J.C. Penney’s Fair and Square Pricing Strategy

J.C. Penney’s Fair and Square Pricing Strategy (2012) Harvard Business School Case (Elie Ofek and Jill Avery)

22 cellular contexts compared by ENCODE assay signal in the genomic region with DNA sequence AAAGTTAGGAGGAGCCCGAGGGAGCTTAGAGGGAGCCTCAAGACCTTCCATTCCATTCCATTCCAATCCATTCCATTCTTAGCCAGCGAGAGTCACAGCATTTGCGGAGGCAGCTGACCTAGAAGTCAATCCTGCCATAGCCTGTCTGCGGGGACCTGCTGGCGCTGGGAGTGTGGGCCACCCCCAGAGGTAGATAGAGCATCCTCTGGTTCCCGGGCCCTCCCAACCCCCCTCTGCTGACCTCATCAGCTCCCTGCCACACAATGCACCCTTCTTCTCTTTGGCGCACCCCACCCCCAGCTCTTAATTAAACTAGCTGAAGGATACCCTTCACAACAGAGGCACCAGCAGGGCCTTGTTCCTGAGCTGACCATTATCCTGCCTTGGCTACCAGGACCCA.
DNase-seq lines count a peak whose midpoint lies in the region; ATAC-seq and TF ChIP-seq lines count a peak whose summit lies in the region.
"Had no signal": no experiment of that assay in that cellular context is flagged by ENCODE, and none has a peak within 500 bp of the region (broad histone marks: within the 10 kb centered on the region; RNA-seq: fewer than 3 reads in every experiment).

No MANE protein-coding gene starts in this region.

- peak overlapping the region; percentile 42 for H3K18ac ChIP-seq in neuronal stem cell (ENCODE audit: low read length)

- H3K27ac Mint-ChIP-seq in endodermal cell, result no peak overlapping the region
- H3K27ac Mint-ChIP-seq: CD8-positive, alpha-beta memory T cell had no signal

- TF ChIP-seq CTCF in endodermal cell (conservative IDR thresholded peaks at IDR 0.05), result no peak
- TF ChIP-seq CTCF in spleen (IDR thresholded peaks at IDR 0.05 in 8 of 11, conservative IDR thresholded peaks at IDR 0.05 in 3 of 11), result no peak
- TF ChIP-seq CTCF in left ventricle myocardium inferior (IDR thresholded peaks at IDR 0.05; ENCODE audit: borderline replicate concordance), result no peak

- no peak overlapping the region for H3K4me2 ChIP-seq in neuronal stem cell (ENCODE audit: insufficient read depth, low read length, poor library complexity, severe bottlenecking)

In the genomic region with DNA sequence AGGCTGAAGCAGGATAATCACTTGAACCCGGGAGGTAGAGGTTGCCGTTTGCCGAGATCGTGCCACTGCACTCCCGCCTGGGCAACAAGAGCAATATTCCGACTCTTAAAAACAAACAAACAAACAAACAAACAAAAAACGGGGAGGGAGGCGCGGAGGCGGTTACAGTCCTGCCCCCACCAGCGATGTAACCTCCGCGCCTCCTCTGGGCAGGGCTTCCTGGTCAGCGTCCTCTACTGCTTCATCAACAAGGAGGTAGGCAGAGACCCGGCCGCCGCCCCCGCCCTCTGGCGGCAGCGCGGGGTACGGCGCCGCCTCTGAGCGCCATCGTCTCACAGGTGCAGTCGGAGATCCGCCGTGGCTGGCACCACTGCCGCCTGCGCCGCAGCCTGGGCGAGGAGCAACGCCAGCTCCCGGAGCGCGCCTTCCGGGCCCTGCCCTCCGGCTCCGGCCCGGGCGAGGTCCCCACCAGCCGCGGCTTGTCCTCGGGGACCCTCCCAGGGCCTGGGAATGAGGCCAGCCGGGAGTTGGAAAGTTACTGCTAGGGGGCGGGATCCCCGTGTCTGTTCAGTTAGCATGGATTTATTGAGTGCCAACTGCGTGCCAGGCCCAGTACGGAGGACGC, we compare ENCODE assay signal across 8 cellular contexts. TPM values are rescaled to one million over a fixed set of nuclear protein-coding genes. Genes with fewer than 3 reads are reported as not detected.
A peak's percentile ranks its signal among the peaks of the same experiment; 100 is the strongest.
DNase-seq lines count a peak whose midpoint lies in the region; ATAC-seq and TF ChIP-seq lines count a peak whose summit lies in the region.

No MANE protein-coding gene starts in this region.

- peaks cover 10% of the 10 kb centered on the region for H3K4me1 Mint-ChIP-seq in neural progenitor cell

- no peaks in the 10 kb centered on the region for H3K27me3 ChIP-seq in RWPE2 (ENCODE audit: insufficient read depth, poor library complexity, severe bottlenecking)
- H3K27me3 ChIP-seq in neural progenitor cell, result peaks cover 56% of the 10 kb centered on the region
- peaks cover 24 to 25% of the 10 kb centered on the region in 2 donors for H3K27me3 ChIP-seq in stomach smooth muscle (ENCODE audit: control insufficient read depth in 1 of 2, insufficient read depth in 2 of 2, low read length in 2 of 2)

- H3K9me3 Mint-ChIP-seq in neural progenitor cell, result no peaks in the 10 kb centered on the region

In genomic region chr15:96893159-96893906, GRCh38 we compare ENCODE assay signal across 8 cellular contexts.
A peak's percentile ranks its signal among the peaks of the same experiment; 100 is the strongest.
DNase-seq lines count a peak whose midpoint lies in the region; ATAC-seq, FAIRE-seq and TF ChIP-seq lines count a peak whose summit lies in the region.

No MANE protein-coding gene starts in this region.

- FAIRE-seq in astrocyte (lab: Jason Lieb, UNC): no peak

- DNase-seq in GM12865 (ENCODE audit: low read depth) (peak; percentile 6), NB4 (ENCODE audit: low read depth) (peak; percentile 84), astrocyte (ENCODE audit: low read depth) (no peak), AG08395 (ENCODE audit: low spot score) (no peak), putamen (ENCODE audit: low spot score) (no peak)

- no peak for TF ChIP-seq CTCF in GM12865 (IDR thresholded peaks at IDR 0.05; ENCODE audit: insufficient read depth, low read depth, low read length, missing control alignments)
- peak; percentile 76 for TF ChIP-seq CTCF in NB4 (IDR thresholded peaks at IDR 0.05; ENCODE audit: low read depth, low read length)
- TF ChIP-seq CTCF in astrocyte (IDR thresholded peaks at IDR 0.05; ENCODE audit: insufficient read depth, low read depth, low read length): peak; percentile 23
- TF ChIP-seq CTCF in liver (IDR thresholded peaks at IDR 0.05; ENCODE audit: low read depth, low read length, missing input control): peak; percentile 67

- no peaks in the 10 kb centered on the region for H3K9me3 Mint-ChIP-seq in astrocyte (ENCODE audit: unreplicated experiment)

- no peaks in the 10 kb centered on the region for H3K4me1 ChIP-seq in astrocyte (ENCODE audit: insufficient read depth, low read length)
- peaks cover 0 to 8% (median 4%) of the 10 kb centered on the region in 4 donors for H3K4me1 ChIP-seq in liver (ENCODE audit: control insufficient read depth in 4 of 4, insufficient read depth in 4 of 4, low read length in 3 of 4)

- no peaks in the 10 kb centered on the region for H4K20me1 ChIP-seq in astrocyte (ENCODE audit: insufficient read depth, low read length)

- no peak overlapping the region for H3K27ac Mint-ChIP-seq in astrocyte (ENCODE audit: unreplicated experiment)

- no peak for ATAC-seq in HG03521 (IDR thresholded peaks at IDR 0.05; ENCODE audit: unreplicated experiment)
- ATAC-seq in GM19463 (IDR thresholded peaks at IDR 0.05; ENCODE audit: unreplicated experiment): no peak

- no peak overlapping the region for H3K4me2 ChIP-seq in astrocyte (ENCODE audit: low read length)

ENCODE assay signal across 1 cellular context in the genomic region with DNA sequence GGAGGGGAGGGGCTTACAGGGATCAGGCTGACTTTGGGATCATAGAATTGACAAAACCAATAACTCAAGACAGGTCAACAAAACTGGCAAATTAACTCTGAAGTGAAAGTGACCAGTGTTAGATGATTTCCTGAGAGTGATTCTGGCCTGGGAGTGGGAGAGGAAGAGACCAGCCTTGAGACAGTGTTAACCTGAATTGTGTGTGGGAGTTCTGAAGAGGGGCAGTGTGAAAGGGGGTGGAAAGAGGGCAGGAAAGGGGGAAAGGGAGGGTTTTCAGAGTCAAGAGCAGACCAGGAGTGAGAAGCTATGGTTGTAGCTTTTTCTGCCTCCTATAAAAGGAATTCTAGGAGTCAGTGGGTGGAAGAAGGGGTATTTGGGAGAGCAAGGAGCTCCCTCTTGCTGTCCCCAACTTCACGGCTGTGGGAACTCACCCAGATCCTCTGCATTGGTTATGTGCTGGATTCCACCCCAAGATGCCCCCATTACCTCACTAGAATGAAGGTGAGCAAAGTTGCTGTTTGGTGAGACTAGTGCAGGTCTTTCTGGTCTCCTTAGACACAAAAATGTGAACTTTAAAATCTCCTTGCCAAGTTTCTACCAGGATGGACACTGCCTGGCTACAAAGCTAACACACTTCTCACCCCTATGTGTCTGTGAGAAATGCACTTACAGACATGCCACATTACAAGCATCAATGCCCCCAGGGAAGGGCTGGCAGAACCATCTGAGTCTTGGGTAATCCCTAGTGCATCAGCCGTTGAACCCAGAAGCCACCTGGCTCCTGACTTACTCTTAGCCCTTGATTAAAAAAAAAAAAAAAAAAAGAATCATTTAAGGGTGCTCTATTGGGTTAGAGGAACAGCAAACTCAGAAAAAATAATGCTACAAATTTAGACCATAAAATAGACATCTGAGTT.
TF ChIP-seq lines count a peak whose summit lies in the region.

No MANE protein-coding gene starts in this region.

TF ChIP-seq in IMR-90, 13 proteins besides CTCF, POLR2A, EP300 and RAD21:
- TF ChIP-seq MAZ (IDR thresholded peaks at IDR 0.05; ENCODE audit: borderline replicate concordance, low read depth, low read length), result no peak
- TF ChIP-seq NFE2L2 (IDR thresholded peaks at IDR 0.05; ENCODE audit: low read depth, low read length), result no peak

It was August 2012 and the release of second quarter earnings was looming for CEO Ron Johnson. Johnson had intimated to Wall Street that the retailer’s second quarter results were likely to miss expectations again, following dismal first quarter results. These results were particularly disheartening given the company’s radical repositioning of its business model and its brand in February 2012. The heart of the repositioning strategy was a switch from J.C. Penney’s traditional high-low pricing strategy, in which the retailer ran frequent sales to offer customers discounted pricing off of its higher day-to-day list prices, to a new pricing strategy the company dubbed “Fair and Square” pricing. “Fair and Square” pricing attempted to simplify J.C. Penney’s pricing structure and make it more straightforward for customers, offering them great prices every day, with less frequent price promotions. But by mid-summer 2012, customers and shareholders appeared to be voting with their feet, leaving the retailer in droves as it struggled to implement its innovative redesign. Was his new pricing strategy misguided or was it just a matter of time before customers fully embraced it? Johnson was under enormous pressure to turn things around quickly as the all-important back-to-school and holiday shopping seasons were imminent.

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